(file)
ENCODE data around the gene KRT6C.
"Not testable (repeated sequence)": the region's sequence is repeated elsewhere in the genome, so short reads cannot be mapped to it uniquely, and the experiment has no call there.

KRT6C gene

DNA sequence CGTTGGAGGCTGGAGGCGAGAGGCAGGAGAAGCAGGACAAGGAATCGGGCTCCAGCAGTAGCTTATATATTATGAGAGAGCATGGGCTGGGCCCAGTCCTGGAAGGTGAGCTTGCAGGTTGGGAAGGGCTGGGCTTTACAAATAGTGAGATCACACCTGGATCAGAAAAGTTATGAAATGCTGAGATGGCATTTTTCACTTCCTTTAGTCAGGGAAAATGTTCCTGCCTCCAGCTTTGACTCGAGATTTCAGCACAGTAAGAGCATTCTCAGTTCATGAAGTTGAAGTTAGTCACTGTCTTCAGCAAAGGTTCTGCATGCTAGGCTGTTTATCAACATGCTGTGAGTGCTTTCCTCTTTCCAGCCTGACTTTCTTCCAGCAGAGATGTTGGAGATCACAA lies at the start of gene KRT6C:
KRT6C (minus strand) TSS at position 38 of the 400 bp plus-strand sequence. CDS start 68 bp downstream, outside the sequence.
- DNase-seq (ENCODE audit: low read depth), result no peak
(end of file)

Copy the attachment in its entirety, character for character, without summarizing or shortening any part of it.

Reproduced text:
ENCODE data around the gene KRT6C.
"Not testable (repeated sequence)": the region's sequence is repeated elsewhere in the genome, so short reads cannot be mapped to it uniquely, and the experiment has no call there.

KRT6C gene

DNA sequence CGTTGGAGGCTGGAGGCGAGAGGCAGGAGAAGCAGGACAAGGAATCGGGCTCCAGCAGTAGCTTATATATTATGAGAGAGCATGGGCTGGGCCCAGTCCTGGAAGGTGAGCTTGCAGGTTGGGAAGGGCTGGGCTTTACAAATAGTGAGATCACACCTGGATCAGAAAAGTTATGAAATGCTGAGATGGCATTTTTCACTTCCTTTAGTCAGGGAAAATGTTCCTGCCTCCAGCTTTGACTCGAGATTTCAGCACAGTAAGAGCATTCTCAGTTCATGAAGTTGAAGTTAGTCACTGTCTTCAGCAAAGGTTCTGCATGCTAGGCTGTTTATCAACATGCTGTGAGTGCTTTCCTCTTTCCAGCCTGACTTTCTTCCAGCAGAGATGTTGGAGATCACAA lies at the start of gene KRT6C:
KRT6C (minus strand) TSS at position 38 of the 400 bp plus-strand sequence. CDS start 68 bp downstream, outside the sequence.
- DNase-seq (ENCODE audit: low read depth), result no peak